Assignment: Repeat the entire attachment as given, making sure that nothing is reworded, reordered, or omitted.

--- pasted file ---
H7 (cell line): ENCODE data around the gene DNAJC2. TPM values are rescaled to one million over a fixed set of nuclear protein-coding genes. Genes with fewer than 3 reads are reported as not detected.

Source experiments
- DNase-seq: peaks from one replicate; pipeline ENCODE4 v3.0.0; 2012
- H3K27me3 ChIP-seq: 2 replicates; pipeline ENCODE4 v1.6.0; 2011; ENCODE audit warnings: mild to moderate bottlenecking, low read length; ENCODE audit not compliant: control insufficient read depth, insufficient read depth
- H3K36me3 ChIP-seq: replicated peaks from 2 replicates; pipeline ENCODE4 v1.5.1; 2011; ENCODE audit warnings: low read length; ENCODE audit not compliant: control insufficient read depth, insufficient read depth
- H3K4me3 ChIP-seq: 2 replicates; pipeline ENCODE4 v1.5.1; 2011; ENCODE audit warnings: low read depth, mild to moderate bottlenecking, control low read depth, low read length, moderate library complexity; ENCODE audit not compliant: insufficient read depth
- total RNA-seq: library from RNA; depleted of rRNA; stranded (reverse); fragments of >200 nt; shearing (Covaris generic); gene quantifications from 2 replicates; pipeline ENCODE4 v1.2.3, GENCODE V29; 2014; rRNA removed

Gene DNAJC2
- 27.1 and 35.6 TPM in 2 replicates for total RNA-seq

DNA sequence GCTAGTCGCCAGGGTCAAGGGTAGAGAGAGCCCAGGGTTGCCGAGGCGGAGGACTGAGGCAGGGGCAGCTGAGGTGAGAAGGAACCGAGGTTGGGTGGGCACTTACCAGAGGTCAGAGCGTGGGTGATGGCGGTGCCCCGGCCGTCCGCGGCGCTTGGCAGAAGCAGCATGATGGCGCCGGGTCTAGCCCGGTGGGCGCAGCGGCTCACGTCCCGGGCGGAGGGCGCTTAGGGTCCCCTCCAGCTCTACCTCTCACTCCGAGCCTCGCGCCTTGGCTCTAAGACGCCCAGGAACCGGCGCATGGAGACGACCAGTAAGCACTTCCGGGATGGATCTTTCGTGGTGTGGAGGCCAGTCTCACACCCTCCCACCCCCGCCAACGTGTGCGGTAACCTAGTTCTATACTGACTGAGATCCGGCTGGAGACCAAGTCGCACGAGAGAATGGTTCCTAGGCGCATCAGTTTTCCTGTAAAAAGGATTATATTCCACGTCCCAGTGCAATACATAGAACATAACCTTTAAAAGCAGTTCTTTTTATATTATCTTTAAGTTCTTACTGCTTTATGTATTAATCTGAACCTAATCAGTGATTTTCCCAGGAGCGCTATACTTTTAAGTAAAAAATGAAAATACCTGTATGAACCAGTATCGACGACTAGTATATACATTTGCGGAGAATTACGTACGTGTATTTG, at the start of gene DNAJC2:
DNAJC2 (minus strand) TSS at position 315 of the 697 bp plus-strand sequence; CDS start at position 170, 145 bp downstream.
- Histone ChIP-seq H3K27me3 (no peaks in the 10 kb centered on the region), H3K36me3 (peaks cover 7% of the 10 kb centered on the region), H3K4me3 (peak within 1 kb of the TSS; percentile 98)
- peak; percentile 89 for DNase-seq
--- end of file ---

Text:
H7 (cell line): ENCODE data around the gene DNAJC2. TPM values are rescaled to one million over a fixed set of nuclear protein-coding genes. Genes with fewer than 3 reads are reported as not detected.

Source experiments
- DNase-seq: peaks from one replicate; pipeline ENCODE4 v3.0.0; 2012
- H3K27me3 ChIP-seq: 2 replicates; pipeline ENCODE4 v1.6.0; 2011; ENCODE audit warnings: mild to moderate bottlenecking, low read length; ENCODE audit not compliant: control insufficient read depth, insufficient read depth
- H3K36me3 ChIP-seq: replicated peaks from 2 replicates; pipeline ENCODE4 v1.5.1; 2011; ENCODE audit warnings: low read length; ENCODE audit not compliant: control insufficient read depth, insufficient read depth
- H3K4me3 ChIP-seq: 2 replicates; pipeline ENCODE4 v1.5.1; 2011; ENCODE audit warnings: low read depth, mild to moderate bottlenecking, control low read depth, low read length, moderate library complexity; ENCODE audit not compliant: insufficient read depth
- total RNA-seq: library from RNA; depleted of rRNA; stranded (reverse); fragments of >200 nt; shearing (Covaris generic); gene quantifications from 2 replicates; pipeline ENCODE4 v1.2.3, GENCODE V29; 2014; rRNA removed

Gene DNAJC2
- 27.1 and 35.6 TPM in 2 replicates for total RNA-seq

DNA sequence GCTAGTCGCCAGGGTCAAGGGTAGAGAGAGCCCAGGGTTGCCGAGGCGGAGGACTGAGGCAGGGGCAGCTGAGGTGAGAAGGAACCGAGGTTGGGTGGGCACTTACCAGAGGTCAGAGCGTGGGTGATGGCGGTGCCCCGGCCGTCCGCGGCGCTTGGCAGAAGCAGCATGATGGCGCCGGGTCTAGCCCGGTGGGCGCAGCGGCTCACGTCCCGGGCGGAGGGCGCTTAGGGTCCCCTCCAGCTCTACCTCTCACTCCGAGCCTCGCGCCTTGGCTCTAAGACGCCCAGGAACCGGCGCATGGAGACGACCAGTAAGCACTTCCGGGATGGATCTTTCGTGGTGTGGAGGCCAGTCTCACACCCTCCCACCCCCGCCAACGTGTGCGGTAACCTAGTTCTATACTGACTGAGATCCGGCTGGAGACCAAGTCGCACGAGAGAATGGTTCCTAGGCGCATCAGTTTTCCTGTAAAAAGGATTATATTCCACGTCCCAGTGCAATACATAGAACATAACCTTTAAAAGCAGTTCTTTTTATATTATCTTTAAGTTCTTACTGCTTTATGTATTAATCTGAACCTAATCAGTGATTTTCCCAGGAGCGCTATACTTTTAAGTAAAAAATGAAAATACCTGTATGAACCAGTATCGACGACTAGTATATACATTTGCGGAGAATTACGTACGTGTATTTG, at the start of gene DNAJC2:
DNAJC2 (minus strand) TSS at position 315 of the 697 bp plus-strand sequence; CDS start at position 170, 145 bp downstream.
- Histone ChIP-seq H3K27me3 (no peaks in the 10 kb centered on the region), H3K36me3 (peaks cover 7% of the 10 kb centered on the region), H3K4me3 (peak within 1 kb of the TSS; percentile 98)
- peak; percentile 89 for DNase-seq